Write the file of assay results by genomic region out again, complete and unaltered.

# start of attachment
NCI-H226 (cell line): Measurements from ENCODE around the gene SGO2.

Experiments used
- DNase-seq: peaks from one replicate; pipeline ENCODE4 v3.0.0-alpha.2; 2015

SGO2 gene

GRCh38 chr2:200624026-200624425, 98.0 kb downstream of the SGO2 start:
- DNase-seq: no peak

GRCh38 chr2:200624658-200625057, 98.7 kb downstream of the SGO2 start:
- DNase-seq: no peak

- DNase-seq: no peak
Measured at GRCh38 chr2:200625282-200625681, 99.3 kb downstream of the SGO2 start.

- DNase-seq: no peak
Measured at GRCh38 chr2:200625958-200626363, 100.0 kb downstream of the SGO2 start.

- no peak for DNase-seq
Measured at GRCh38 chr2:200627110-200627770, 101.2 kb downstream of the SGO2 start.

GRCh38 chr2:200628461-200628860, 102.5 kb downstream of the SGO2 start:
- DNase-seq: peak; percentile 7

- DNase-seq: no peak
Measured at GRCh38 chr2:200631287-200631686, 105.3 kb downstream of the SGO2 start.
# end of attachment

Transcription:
NCI-H226 (cell line): Measurements from ENCODE around the gene SGO2.

Experiments used
- DNase-seq: peaks from one replicate; pipeline ENCODE4 v3.0.0-alpha.2; 2015

SGO2 gene

GRCh38 chr2:200624026-200624425, 98.0 kb downstream of the SGO2 start:
- DNase-seq: no peak

GRCh38 chr2:200624658-200625057, 98.7 kb downstream of the SGO2 start:
- DNase-seq: no peak

- DNase-seq: no peak
Measured at GRCh38 chr2:200625282-200625681, 99.3 kb downstream of the SGO2 start.

- DNase-seq: no peak
Measured at GRCh38 chr2:200625958-200626363, 100.0 kb downstream of the SGO2 start.

- no peak for DNase-seq
Measured at GRCh38 chr2:200627110-200627770, 101.2 kb downstream of the SGO2 start.

GRCh38 chr2:200628461-200628860, 102.5 kb downstream of the SGO2 start:
- DNase-seq: peak; percentile 7

- DNase-seq: no peak
Measured at GRCh38 chr2:200631287-200631686, 105.3 kb downstream of the SGO2 start.